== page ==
Like a lot of you, I start my day reading the New York Times morning email, listening to NPR and checking out Punchbowl News. The information is useful, the insights often interesting, and many of the journalists and sources are your former colleagues and current professors. You will then (hopefully) turn to class readings - ideas with which your professors want you to wrestle, information we want you to consume, shared foundations for class discussions we want you to have.
This winter break, and as time allows during the semester, I encourage you to do something else. Go beyond the syllabus to read well written things, ideally about troubling times and tragedy. By “good” I don’t mean “competently written, reasonably argued and adequately sourced.” I mean writing that is surprising, that helps you see old ideas in new ways or new ideas in old ways, writing that tilts the mirror a little bit so you see the same, differently. Read what Richard Rorty called “strong poets” (an idea to which I will return to in a moment).
Good writing helps you see the world differently and can put the world in a broader context. It helps you better understand where you are, and where it is possible to go. Good writing helps you feel as well as learn. Reading good writing also makes you a better writer.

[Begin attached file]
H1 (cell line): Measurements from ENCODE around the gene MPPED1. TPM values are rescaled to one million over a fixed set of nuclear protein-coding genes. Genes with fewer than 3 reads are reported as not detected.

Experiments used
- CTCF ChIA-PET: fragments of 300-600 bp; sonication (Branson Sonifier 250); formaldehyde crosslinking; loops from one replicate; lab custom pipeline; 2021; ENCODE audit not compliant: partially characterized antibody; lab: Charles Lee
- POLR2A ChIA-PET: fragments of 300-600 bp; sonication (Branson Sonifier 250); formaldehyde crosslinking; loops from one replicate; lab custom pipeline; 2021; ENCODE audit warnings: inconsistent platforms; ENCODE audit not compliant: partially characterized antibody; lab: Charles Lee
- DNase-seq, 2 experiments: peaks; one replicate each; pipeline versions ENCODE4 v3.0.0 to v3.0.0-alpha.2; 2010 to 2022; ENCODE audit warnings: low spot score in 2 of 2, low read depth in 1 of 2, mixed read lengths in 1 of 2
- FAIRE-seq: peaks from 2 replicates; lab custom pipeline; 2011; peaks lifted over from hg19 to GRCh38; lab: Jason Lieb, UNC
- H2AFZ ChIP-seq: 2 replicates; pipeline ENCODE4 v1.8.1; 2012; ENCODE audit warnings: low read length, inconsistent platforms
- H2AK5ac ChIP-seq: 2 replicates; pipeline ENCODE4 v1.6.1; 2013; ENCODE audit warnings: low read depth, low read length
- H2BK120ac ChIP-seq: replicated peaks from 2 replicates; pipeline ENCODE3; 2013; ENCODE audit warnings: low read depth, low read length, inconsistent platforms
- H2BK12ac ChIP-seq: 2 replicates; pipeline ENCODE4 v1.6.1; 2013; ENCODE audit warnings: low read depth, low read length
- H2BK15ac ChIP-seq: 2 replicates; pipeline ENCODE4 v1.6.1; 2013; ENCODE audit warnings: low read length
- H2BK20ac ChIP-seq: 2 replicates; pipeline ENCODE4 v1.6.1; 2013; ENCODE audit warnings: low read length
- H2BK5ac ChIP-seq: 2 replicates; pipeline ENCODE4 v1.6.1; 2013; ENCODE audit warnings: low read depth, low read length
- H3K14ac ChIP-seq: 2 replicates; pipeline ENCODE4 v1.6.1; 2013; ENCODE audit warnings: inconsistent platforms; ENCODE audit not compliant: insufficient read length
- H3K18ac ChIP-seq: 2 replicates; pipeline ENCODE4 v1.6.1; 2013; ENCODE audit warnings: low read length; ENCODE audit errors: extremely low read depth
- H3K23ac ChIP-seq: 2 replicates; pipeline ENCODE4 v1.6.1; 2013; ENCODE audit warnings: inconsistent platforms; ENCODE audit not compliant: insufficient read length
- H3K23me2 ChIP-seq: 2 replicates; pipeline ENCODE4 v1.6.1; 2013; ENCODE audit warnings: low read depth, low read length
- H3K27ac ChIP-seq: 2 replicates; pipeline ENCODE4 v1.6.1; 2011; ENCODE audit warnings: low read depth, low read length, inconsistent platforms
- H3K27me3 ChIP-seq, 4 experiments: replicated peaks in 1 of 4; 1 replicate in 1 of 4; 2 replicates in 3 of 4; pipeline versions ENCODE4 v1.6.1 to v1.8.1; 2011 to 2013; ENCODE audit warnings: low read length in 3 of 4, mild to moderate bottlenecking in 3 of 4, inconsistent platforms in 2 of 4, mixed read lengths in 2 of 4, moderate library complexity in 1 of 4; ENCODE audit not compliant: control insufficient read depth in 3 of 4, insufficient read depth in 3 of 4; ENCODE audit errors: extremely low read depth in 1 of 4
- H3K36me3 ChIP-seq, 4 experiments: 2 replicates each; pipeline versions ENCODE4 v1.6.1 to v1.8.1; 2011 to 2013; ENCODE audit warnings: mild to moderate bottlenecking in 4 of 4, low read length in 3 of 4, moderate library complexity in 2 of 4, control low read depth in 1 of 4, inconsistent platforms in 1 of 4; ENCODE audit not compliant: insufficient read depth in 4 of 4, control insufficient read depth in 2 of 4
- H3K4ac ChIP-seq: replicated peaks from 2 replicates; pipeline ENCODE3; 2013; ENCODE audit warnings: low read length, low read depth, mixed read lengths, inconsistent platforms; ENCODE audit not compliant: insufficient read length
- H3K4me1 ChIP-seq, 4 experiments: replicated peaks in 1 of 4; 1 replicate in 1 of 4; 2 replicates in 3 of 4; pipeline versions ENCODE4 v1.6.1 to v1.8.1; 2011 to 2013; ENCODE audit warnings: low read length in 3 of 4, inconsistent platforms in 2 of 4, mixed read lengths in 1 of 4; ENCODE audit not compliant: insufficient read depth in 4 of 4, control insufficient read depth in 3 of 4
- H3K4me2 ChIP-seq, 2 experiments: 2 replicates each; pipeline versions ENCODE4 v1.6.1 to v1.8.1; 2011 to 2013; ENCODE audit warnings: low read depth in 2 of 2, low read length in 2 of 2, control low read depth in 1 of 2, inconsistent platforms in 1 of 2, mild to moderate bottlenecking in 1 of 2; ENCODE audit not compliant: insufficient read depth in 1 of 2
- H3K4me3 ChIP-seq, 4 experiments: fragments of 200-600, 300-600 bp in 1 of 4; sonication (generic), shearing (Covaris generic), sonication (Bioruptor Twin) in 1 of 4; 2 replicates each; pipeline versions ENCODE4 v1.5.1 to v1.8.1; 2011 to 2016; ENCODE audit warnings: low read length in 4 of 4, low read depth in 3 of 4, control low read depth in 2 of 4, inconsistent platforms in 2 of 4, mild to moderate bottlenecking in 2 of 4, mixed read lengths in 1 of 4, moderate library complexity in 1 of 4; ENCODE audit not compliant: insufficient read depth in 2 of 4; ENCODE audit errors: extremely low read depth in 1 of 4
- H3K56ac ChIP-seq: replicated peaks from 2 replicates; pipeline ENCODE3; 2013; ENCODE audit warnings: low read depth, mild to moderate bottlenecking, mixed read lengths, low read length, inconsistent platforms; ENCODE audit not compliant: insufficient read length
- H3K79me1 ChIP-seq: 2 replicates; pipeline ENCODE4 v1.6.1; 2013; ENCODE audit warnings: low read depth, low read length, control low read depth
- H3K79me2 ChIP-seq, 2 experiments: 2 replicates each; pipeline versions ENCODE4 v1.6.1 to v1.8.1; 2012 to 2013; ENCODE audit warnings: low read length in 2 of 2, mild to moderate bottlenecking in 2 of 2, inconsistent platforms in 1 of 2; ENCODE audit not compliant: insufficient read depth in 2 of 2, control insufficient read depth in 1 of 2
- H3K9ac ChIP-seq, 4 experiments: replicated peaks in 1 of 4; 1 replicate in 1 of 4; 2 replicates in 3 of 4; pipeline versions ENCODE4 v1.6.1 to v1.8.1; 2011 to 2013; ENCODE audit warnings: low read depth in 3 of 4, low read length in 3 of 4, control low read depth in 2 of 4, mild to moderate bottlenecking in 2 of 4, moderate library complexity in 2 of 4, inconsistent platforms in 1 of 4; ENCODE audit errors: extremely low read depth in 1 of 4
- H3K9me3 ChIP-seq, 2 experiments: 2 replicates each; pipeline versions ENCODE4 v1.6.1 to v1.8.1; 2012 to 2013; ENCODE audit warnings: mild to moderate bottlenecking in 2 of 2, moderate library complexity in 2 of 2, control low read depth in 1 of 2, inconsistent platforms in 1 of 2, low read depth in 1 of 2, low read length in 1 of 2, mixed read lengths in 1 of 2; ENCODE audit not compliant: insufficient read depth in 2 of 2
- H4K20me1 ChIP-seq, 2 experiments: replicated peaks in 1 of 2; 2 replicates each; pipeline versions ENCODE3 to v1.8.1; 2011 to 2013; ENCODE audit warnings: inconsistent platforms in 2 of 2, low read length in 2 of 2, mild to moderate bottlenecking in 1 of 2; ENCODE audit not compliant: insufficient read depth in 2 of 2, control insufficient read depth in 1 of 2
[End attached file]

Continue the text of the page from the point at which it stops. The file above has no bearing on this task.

My bookshelves are full of such writing, mostly by authors I should have read sooner. I expect to have to buy more bookshelves for all of the other authors who should also be on that list. Untouched and dusty on my bedside table is an acclaimed biography of William Randolph Hearst. I should probably read that, too. But I probably won’t. Instead I will read more Didion.
In a few weeks, Didion will sit next to John Dos Passos on my bookshelf, another author I’m angry no one made me read earlier (I’m not sure at whom I’m angry, but someone should have flagged this guy for me sooner). Dos Passos’ USA Trilogy may be among the best ways to see 2023, and it is certainly among the best written. At the height of the COVID lockdown, Jennifer Schaffer called the trilogy “...a clattering 1,184-page portrait of a nation in perpetual crisis, reckoning with war, precarity, economic upheaval, cavernous political divisions, capitalism’s parasitic expansion, and the thwarted rise of American social democracy.” The books in the trilogy were published in 1930, 1932, and 1936.
If you don’t want to tackle Dos Passos’ 1,184 pages, sit with Clint Smith’s new poetry collection, Above Ground. Start with Your National Anthem and The Gun. Smith’s poems talk about the promise and peril of life in 2023 for a parent, for a Black man raising a Black son, and for all of us sharing our moment. Smith’s simple juxtaposition in The Gun makes that which has become obscenely ordinary, jarring.